Chernobyl charity helpers honoured
Selfless volunteers dedicated to rebuilding the lives of young people caught in the aftermath of one of the world's worst disasters have been honoured.
President Mary McAleese paid tribute to men and women who supported Chernobyl Children's International over the last 25 years by bringing relief, comfort and hope to the tens of thousands of people.
Ms McAleese said the lives of people in the Ukraine and Belarus changed forever on April 26 1986, following a series of explosions at the Chernobyl nuclear power plant.
"Twenty-five years later their food and air remains contaminated and they and their children suffer from acute thyroid, respiratory and immune-system problems and other diseases that very probably emanate from that terrible day," she said.
"For them that day was not an event but the beginning of a process - one they do not have the luxury of forgetting for it is ever-present. And since they cannot forget, neither should we."
The President honoured the charity's top 25 volunteers at a Ceremony of Hope in Farmleigh. Aged from 17 to 80, some have saved lives through surgeries, others provided life-saving equipment and many opened their homes to children on rest and recuperation trips to Ireland.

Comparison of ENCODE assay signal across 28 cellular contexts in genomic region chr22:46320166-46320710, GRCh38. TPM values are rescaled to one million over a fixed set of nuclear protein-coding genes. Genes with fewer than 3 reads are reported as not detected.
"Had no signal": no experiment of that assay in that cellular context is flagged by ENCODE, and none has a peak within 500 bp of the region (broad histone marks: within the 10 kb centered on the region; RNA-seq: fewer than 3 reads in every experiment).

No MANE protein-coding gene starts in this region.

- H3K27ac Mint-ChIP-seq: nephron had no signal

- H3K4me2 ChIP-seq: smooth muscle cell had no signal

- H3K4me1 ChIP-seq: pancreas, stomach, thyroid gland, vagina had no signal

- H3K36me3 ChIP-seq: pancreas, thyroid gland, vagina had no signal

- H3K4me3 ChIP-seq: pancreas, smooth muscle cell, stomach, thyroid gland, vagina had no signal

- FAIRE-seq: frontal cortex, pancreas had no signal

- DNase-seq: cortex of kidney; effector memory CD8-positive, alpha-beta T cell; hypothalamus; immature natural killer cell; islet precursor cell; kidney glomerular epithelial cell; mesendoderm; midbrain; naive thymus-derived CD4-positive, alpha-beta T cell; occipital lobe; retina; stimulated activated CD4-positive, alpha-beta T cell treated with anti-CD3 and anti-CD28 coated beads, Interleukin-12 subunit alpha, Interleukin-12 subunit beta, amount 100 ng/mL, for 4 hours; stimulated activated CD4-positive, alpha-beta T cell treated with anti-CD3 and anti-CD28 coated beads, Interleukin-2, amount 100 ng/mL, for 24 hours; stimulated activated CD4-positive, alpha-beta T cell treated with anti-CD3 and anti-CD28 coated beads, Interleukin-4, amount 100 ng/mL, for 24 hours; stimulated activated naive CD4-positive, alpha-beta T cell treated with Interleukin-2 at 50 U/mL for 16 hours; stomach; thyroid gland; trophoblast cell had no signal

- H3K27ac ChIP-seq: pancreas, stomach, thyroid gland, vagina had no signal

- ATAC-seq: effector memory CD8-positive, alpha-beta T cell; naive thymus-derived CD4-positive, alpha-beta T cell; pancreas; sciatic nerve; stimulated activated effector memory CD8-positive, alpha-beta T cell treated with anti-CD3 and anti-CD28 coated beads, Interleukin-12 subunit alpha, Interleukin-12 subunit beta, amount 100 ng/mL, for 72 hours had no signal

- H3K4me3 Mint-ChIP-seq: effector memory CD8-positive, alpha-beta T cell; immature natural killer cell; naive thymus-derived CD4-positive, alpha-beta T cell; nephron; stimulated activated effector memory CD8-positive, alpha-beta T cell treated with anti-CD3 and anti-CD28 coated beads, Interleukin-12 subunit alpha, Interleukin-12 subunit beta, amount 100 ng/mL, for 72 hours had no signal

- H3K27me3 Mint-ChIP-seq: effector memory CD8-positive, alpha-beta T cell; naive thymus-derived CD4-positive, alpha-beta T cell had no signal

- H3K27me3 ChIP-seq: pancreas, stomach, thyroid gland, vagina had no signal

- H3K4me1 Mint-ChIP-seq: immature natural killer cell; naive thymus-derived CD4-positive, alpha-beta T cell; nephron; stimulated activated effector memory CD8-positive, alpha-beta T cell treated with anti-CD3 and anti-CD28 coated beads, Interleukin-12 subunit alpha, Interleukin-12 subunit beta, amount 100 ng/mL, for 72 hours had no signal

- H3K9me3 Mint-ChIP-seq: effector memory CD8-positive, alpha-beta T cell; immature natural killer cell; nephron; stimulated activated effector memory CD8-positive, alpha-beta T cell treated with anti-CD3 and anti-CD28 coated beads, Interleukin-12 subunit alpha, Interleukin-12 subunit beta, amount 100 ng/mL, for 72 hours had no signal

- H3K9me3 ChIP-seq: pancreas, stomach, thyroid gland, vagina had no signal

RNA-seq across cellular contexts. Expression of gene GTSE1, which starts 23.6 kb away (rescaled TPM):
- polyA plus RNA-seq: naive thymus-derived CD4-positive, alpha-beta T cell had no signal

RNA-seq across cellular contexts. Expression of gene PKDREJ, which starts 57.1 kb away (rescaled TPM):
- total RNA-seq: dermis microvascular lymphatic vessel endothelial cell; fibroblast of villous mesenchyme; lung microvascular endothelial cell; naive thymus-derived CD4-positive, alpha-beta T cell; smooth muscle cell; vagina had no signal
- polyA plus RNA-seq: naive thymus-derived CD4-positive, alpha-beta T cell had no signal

Several also gave up their time year after year to raise funds or build and refurbish orphanages and institutions where sick children are nursed back to health.
Ms McAleese said the ceremony was also a time to reflect on one of the worst disasters to strike Europe since the Second World War.
"We all knew it was a catastrophe and most of us knew that the repercussions would be serious," she continued.
"But how many of us realised that, a quarter of a century later, the fallout would still be affecting the lives of so many people - so many of them not even born on that fatal spring day 25 years ago. This anniversary reminds us of the vulnerability of all countries, all humanity, to profound, sudden and fundamental change, some of nature's making, some of human nature's making."